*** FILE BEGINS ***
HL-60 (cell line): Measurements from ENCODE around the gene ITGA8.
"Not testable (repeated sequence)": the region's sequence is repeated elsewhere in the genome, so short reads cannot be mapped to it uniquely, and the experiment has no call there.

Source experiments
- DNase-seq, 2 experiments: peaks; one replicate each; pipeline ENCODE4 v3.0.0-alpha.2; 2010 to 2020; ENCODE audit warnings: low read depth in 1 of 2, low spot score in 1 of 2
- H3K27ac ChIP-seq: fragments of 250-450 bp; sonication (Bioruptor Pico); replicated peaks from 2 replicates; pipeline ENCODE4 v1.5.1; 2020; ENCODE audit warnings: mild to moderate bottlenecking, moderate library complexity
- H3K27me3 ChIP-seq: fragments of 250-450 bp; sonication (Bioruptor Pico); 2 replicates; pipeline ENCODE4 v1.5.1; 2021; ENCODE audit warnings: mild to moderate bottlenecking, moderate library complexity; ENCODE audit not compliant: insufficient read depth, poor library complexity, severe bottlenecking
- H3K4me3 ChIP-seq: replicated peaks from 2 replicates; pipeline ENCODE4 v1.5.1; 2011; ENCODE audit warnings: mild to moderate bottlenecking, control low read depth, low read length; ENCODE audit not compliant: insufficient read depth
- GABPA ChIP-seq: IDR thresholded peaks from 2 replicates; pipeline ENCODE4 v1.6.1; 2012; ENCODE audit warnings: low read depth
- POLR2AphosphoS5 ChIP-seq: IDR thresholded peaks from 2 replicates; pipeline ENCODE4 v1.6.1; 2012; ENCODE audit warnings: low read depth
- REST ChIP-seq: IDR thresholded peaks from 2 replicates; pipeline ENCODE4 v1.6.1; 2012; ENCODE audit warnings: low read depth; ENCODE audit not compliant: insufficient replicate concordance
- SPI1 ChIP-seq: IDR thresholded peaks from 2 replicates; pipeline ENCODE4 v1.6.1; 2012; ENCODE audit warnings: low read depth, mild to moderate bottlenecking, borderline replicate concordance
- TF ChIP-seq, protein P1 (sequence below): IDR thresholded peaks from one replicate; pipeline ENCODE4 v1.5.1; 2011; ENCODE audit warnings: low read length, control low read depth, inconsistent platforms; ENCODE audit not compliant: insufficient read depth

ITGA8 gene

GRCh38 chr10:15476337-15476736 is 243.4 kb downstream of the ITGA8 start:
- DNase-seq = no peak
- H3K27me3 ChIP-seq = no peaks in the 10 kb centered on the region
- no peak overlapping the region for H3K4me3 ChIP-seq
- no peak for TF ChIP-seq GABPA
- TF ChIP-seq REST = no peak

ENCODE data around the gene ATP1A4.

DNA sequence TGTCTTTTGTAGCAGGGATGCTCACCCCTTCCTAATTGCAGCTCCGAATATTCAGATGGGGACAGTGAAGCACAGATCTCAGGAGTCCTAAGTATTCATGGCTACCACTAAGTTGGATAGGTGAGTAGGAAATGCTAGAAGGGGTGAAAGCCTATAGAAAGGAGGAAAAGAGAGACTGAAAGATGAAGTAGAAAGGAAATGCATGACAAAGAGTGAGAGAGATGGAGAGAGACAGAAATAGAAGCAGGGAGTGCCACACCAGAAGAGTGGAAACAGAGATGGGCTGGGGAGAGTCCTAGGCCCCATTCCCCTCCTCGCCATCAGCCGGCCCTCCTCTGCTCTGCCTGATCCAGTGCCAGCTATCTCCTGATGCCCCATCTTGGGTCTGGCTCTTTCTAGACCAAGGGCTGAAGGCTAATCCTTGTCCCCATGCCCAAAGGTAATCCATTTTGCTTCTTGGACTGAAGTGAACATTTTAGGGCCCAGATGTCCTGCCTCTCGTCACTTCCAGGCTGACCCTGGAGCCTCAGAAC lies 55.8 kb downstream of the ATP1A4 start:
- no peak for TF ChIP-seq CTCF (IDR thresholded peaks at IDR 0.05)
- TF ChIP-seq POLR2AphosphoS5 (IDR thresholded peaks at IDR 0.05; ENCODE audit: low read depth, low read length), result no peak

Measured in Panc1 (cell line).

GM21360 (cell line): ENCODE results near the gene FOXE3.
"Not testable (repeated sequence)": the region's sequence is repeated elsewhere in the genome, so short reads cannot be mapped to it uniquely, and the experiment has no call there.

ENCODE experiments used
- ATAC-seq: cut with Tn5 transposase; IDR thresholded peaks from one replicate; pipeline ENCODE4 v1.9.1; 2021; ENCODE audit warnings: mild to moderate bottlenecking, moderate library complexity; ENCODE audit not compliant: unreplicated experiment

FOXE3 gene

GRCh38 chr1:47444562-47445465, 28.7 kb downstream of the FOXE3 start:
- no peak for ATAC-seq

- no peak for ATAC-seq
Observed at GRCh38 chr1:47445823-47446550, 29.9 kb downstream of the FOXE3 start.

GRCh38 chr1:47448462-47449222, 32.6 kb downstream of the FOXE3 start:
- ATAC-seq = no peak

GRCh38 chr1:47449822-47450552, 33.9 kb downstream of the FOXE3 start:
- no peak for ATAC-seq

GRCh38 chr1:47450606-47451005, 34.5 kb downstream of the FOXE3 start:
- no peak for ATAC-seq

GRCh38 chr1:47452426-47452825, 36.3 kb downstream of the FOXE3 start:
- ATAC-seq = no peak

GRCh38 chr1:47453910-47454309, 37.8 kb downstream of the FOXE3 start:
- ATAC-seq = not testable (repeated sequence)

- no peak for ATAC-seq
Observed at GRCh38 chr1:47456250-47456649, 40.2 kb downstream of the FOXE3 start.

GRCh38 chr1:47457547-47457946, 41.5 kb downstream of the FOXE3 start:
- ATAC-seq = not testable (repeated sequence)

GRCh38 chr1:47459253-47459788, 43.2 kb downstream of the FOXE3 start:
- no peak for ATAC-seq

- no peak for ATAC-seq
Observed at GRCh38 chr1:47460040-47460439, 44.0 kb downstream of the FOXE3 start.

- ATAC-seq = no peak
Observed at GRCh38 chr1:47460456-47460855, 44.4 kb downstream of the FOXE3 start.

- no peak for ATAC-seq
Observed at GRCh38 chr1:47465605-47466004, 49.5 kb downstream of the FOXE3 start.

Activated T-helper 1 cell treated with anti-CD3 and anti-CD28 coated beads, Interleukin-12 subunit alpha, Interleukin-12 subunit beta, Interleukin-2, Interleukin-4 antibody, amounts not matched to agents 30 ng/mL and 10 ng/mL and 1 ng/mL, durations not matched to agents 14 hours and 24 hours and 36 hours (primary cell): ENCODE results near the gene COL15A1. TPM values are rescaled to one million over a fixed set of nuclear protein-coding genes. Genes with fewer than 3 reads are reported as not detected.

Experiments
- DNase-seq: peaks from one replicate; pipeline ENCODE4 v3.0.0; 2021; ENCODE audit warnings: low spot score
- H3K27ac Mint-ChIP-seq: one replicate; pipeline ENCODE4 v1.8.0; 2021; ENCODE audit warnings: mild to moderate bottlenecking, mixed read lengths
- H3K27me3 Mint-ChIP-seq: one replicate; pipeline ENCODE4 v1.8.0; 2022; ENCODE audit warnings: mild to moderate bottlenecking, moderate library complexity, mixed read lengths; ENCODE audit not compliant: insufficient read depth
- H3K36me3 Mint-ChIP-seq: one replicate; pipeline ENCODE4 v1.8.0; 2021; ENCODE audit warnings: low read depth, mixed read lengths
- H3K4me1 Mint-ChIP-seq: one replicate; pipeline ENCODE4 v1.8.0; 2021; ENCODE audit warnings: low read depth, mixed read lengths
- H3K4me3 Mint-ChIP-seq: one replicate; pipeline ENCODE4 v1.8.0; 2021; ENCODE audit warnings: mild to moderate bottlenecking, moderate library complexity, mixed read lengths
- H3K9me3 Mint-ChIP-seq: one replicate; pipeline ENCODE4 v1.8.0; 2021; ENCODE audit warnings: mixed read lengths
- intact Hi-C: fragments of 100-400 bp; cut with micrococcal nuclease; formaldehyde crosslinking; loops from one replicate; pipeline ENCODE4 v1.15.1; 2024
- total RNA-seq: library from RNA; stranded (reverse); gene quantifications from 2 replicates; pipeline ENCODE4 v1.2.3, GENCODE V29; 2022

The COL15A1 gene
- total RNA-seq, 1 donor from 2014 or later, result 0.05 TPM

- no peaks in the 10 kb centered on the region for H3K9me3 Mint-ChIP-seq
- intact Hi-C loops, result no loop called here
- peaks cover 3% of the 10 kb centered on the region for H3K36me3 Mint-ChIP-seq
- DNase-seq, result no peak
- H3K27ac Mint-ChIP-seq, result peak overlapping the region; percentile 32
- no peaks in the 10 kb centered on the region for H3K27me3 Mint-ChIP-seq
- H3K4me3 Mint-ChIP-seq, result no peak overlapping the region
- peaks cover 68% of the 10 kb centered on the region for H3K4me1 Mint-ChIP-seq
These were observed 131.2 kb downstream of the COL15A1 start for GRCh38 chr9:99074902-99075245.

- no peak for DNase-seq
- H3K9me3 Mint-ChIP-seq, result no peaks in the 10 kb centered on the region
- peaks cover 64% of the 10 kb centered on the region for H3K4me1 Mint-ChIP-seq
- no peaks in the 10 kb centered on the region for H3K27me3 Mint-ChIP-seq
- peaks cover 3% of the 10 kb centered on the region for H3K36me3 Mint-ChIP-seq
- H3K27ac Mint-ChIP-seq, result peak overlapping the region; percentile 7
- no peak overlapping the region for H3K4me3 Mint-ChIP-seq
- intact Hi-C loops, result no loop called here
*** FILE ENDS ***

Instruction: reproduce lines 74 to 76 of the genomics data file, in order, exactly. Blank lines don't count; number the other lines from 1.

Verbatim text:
- no peaks in the 10 kb centered on the region for H3K27me3 Mint-ChIP-seq
- H3K4me3 Mint-ChIP-seq, result no peak overlapping the region
- peaks cover 68% of the 10 kb centered on the region for H3K4me1 Mint-ChIP-seq